A good impersonation can be indistinguishable from the real thing, which is why method actors are no longer allowed to play dictators. Take in a safer form of imitation with this GrouponLive deal to see Classic Albums Live – Beatles Marathon: Part 1 at the New Jersey Performing Arts Center’s Prudential Hall on Sunday, November 11. Choose between the following seating options:
- For $19, you get one ticket for seating in the first tier (a $35 value).
- For $29, you get one ticket for seating in the orchestra (a $55 value).
Choose between two shows:
- Performance of A Hard Day’s Night and Help! at 2 p.m. Doors open at 1 p.m.
- Performance of Rubber Soul and Revolver at 7 p.m. Doors open at 6 p.m.
The studio-born and classically trained musicians of Classic Albums Live romanticize music’s long-playing, preshuffle heyday with live re-creations of entire records, meticulously maintaining every note and cut of the original recordings. With the uncertain yet iconic opening guitar chord of "A Hard Day’s Night," the band dives into the entirety of The Beatles' 1964 album of the same name. A half-hour of blissful-pop jangle, A Hard Day’s Night skips along with the sped-up boxcar harmonica of “I Should Have Known Better,” but also displays moments of tender devotion in introspective tracks such as “And I Love Her.” The Beatles’ 1965 release Help! further explores their more melancholy side with the string-laden pining of “Yesterday” and “Eleanor Rigby,” a portrait of two “lonely people” whose only connection lies in death rather than romance. But the album isn’t all doom and gloom. Paul McCartney wrote the up-tempo “I’ve Just Seen a Face” as a country-styled tribute to a pretty girl and his love for staring at his own album covers for hours at a time.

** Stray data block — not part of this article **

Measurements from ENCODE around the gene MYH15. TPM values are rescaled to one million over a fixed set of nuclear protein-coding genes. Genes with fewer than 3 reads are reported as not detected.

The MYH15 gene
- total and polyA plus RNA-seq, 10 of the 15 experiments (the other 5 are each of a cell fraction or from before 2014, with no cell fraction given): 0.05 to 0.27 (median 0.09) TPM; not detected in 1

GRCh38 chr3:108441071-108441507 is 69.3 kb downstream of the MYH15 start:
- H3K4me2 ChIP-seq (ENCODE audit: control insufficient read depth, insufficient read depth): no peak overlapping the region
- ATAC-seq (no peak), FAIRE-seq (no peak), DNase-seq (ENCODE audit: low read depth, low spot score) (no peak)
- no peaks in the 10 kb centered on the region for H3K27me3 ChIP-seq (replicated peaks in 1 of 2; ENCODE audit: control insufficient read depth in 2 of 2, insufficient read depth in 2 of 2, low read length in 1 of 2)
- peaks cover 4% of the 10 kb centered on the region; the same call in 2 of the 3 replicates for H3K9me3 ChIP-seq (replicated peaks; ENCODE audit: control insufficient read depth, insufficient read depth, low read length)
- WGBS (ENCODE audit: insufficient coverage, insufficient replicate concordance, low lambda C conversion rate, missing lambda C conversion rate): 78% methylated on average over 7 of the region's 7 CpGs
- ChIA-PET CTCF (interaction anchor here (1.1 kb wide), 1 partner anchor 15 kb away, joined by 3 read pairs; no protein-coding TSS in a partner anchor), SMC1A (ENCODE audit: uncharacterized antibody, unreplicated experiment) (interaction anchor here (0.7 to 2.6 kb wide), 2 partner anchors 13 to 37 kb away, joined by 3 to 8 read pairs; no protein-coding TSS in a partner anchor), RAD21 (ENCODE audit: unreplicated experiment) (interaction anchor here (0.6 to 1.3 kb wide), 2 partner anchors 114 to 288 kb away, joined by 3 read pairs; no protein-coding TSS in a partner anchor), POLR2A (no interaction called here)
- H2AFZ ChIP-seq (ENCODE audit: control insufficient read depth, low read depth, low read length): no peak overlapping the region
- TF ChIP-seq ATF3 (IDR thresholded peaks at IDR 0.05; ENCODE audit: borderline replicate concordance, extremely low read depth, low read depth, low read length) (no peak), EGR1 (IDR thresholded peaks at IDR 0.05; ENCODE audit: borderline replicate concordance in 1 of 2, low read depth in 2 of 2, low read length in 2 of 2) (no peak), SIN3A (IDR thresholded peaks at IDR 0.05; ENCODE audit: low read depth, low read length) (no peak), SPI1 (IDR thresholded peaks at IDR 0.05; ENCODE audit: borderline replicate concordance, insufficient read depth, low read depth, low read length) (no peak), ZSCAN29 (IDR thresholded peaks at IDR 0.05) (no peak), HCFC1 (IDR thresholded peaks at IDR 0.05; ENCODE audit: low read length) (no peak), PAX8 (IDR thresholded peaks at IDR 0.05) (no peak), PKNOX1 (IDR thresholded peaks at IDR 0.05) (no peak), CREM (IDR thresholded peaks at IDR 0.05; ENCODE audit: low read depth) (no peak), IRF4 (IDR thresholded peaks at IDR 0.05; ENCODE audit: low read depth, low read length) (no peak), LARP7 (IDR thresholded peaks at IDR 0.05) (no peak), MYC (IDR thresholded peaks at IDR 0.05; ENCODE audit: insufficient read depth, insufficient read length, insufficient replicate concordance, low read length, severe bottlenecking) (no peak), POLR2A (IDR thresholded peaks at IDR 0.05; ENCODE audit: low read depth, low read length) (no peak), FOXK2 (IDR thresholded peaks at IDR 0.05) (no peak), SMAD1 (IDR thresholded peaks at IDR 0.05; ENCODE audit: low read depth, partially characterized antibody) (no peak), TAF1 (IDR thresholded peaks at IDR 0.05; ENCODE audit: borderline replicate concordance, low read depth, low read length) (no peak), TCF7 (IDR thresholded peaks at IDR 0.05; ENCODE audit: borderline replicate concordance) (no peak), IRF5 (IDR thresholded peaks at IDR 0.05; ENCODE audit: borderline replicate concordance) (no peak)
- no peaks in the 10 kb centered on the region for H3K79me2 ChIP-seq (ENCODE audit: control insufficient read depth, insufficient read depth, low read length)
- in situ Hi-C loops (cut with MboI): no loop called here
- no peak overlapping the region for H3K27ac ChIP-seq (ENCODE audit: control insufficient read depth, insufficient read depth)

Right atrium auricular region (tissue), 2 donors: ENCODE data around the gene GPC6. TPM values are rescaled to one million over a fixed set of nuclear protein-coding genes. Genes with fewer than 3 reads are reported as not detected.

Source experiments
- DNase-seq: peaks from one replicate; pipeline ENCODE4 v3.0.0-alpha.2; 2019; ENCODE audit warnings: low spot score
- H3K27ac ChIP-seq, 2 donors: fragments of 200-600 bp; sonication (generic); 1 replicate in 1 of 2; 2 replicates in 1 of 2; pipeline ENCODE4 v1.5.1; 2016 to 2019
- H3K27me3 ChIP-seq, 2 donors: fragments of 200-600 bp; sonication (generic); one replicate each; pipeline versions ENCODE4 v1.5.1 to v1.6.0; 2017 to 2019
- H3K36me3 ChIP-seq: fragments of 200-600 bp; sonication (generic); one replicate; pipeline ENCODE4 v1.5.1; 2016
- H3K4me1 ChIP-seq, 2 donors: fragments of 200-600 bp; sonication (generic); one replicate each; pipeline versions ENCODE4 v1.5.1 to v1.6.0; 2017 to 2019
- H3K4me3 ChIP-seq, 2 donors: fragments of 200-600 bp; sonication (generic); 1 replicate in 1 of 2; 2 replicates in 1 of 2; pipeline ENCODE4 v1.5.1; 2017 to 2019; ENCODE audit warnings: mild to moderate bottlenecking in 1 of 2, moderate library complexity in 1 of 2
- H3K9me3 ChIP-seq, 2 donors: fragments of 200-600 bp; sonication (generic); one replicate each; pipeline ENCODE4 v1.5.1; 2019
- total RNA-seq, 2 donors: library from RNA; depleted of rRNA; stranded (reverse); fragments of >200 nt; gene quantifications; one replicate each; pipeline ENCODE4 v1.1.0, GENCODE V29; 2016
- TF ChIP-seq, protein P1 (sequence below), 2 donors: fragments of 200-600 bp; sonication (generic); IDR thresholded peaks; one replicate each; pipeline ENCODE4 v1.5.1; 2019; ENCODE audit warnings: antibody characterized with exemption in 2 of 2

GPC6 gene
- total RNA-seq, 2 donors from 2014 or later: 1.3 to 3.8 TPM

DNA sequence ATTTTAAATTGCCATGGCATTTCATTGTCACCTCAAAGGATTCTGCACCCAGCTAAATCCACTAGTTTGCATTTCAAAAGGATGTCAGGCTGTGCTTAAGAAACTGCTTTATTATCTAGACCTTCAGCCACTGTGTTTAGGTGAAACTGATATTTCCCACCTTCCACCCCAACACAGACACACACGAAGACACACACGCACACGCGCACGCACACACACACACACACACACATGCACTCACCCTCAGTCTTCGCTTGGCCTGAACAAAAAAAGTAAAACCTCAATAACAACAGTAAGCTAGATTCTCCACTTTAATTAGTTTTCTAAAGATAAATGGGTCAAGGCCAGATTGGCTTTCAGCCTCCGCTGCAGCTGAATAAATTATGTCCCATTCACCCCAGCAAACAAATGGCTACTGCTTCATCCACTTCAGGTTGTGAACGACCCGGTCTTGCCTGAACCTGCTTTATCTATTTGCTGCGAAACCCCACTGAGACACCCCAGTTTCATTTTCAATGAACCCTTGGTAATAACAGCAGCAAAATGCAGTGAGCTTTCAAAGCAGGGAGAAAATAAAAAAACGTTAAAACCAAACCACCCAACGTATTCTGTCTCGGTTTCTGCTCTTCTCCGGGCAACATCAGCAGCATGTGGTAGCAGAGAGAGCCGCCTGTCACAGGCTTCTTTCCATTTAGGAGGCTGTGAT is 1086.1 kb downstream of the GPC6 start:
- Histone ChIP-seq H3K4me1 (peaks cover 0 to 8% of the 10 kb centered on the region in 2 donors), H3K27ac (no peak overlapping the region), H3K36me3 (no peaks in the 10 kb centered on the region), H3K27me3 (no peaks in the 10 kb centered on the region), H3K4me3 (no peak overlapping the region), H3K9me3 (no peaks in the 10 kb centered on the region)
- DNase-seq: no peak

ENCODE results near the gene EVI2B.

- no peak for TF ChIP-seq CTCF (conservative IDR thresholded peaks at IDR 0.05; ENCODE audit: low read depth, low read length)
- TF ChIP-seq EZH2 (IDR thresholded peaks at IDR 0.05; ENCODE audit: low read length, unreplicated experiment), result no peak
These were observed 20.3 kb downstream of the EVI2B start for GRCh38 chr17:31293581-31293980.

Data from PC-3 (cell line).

During the 7 p.m. performance, the band covers two more of the Fab Four’s timeless albums: Rubber Soul and Revolver. Placing it at No. 5 on its 500 Greatest Albums of All Time, Rolling Stone trumpeted Rubber Soul as a record that “preserved the taut pop focus of the band’s earlier LPs while introducing newfound sophistication and depth.” George Harrison expanded his instrumentation by switching out his guitar with a sitar on “Norwegian Wood (This Bird Has Flown),” and “Ticket to Ride” saw Ringo Starr implementing his heaviest drum stutters and rolls yet.
Revolver also made Rolling Stone’s list, coming in at No. 3 after The Beach Boys’ Pet Sounds and before Bob Dylan’s double album of recorded burps. The landmark collection of songs spurred The Beatles to plunge even deeper into experimentation, drowning the listener in surrealism with closer “Tomorrow Never Knows.” Over John Lennon lyrics pulled heavily from The Tibetan Book of the Dead, a sonic kaleidoscope turns and turns with avant-garde flourishes, including double-tracked vocals and a backward guitar solo from McCartney. The players of Classic Albums Live will attempt to replicate each of these beloved details with their performances, playing a quartet of masterpieces that capture The Beatles’ genius growth as well as their accessibility to listeners of all backgrounds and tastes.
New Jersey Performing Arts Center
New Jersey Performing Arts Center stands firm as a bastion of live entertainment, opening the doors to its two distinct venues for a wide array of productions. Inside Prudential Hall, 2,700 seats fill the multitiered auditorium where ballets, symphony orchestras, and Broadway shows flourish beneath radiant lights and a domed ceiling. Victoria Theater, meanwhile, beckons visitors to its more intimate 500-seat confines for jazz concerts and contemporary dance performances.